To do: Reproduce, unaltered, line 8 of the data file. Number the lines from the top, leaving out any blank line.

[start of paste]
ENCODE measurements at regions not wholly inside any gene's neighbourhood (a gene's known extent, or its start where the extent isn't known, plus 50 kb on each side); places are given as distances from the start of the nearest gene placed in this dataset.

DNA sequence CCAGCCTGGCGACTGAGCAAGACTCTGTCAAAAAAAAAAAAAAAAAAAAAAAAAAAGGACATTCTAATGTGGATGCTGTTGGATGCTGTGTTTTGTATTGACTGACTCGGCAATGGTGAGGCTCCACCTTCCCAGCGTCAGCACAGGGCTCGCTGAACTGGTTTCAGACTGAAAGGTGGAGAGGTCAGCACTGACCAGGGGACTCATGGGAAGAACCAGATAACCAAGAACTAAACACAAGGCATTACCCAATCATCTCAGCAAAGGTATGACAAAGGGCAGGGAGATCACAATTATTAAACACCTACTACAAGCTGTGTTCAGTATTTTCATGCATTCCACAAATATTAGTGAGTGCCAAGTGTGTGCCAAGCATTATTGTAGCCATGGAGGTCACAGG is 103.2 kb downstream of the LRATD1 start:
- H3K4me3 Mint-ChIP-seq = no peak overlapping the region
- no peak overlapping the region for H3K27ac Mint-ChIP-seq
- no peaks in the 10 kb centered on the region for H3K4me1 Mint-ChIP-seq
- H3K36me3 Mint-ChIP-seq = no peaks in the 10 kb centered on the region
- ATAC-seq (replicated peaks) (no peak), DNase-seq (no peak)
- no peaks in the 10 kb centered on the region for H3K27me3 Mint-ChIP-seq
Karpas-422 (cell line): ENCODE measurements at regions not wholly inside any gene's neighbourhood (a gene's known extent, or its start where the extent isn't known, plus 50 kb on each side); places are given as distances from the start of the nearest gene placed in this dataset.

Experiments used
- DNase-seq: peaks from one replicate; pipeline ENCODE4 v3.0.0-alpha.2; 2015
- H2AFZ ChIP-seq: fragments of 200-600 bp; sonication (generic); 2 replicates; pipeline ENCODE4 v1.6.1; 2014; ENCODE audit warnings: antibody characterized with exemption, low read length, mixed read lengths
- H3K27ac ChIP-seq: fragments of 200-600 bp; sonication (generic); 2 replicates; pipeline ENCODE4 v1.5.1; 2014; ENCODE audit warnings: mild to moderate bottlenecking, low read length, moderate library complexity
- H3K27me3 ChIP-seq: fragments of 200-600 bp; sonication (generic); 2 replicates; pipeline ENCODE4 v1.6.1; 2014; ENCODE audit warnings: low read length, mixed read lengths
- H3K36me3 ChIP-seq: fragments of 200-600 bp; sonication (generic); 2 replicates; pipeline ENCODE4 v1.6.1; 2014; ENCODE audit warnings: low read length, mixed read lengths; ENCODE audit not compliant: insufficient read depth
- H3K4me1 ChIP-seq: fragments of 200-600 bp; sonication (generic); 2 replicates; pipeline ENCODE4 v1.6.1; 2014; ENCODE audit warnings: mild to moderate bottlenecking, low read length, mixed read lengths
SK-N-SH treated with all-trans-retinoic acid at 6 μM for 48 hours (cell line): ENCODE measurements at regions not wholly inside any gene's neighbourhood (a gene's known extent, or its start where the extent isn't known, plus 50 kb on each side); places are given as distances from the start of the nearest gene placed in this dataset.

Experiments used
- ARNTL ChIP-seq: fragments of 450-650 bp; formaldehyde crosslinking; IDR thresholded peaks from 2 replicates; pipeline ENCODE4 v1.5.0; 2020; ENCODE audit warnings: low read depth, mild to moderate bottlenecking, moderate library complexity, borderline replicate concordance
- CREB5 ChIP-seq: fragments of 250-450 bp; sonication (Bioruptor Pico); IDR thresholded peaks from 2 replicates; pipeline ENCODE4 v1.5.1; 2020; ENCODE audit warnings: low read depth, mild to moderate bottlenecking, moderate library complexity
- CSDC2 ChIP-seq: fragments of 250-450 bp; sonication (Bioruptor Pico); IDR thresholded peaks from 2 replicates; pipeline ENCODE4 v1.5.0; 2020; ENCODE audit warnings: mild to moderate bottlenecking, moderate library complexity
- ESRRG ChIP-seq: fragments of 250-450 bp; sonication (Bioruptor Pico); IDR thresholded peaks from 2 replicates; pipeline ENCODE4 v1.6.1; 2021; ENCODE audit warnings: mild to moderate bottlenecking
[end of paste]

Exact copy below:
- no peaks in the 10 kb centered on the region for H3K27me3 Mint-ChIP-seq